This week I’m visiting the ICANN meeting in Durban, South Africa. It has been an opportunity to meet many interesting people and get a glimpse of the issues that other important organisations in the Internet ecosystem deal with. And we need to work together on many topics. For instance, the new WHOIS service is worked on both by the ICANN and the IETF. Also, as the Internet has become so important for everyone, even we – the engineers from IETF – are realising that we need to reach out to more people who are impacted by Internet technology. The engineers responsible for different types of networks, domain name policy specialists, regulators, and so on.
But my visit to Africa prompted me to talk about something else as well: the incredible variation in Internet service. During the previous IETF meeting I had the opportunity to talk to a number of Internet policy experts, and I was struck by what they told me about peering. There is a lot of variation in peering practices around the world. In western countries we are used to highly capable Internet exchange points. But this is not the reality in all parts of the world. For instance, some South American countries struggle with limited local peering, forcing much of the traffic to transit elsewhere. This leads to slower Internet service and higher cost. And ultimately makes it more difficult to create local services.
But networking in Africa is even more interesting. In Durban, the network worked better than if I had been at home. But as I moved to the countryside where I am now writing this article, I get a network with a 20% packet loss and RTT that varies between one and six seconds.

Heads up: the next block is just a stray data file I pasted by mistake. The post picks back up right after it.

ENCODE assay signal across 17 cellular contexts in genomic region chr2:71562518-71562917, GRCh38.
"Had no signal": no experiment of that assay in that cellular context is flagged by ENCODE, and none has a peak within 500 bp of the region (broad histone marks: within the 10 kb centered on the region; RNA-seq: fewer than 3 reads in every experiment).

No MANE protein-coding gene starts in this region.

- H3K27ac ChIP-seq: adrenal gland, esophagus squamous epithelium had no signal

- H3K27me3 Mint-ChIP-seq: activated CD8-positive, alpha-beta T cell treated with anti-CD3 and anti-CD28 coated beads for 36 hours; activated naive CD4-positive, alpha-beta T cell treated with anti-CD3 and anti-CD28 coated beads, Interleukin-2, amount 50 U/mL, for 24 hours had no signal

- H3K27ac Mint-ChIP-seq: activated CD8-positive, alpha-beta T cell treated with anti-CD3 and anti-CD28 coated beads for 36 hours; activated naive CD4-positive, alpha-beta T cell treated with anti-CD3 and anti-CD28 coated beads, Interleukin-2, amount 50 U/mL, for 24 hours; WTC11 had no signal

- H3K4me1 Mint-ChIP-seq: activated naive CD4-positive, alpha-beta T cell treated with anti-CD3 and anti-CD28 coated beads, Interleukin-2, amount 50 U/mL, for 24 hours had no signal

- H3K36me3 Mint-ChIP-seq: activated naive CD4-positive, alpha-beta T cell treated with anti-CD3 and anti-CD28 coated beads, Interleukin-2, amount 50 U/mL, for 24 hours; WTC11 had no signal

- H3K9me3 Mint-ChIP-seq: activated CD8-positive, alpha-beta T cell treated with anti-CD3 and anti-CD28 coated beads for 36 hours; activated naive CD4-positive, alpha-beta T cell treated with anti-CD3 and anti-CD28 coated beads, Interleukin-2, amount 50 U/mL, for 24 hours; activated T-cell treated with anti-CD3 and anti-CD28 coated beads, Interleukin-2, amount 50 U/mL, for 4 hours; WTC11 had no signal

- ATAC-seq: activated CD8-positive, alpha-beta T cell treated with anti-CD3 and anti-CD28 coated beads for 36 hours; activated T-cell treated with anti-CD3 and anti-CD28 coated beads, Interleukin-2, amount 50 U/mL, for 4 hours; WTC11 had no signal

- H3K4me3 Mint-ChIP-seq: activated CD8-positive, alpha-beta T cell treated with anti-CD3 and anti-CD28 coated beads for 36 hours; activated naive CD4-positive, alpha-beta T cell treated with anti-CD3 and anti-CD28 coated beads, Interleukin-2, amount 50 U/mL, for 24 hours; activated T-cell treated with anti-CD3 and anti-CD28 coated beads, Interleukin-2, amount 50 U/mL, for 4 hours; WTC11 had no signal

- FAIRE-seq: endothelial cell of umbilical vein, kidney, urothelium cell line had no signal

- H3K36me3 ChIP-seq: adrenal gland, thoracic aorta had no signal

At the ICANN meeting I had an opportunity to talk to a person from Chad about their networking situation. The numbers are interesting: Only 0.4% of population are on Facebook and 1.9% are Internet users. Only 2% of homes are connected to the electricity grid. But yet, 31% have a mobile phone. The implications are: first off, the developing world can jump over technology generations, such as moving directly to wireless. Secondly, the power situation creates new markets, people buy small generators, solar cells, and services to charge their phones. Thirdly, it is clear that Africa is the place with a lot of room for growth.
What can we do to support networking in these conditions? How can we create more access infrastructure for the Internet in developing countries? And, perhaps more importantly, how can we ensure that the Internet is open enough for all the local innovation, business, and content that will be created?
Jari Arkko, IETF Chair